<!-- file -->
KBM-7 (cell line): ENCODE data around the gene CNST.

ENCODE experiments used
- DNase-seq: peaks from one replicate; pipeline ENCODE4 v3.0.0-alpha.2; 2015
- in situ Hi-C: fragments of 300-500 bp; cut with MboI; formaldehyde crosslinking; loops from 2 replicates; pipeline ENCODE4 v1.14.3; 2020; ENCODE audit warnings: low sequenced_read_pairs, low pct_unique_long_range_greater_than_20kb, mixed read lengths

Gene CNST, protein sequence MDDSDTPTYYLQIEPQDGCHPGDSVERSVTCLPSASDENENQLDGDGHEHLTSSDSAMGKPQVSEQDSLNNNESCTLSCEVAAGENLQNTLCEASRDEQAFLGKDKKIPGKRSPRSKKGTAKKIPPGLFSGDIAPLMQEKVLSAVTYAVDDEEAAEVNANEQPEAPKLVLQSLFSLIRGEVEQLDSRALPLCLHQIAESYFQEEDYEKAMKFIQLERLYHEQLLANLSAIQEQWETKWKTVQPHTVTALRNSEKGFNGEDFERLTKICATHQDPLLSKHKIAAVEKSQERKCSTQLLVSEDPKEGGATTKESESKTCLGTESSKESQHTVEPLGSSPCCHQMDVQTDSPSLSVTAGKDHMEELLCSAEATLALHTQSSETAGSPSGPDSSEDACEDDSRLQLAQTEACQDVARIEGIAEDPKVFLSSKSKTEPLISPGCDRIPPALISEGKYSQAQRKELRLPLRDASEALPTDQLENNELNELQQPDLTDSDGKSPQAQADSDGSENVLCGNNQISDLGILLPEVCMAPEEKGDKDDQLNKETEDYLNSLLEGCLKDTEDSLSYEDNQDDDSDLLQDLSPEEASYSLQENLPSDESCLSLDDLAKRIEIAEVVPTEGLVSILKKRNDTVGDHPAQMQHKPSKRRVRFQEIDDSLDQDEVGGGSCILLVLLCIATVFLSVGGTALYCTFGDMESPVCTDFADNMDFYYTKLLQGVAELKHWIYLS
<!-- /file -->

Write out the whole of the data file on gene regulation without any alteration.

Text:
KBM-7 (cell line): ENCODE data around the gene CNST.

ENCODE experiments used
- DNase-seq: peaks from one replicate; pipeline ENCODE4 v3.0.0-alpha.2; 2015
- in situ Hi-C: fragments of 300-500 bp; cut with MboI; formaldehyde crosslinking; loops from 2 replicates; pipeline ENCODE4 v1.14.3; 2020; ENCODE audit warnings: low sequenced_read_pairs, low pct_unique_long_range_greater_than_20kb, mixed read lengths

Gene CNST, protein sequence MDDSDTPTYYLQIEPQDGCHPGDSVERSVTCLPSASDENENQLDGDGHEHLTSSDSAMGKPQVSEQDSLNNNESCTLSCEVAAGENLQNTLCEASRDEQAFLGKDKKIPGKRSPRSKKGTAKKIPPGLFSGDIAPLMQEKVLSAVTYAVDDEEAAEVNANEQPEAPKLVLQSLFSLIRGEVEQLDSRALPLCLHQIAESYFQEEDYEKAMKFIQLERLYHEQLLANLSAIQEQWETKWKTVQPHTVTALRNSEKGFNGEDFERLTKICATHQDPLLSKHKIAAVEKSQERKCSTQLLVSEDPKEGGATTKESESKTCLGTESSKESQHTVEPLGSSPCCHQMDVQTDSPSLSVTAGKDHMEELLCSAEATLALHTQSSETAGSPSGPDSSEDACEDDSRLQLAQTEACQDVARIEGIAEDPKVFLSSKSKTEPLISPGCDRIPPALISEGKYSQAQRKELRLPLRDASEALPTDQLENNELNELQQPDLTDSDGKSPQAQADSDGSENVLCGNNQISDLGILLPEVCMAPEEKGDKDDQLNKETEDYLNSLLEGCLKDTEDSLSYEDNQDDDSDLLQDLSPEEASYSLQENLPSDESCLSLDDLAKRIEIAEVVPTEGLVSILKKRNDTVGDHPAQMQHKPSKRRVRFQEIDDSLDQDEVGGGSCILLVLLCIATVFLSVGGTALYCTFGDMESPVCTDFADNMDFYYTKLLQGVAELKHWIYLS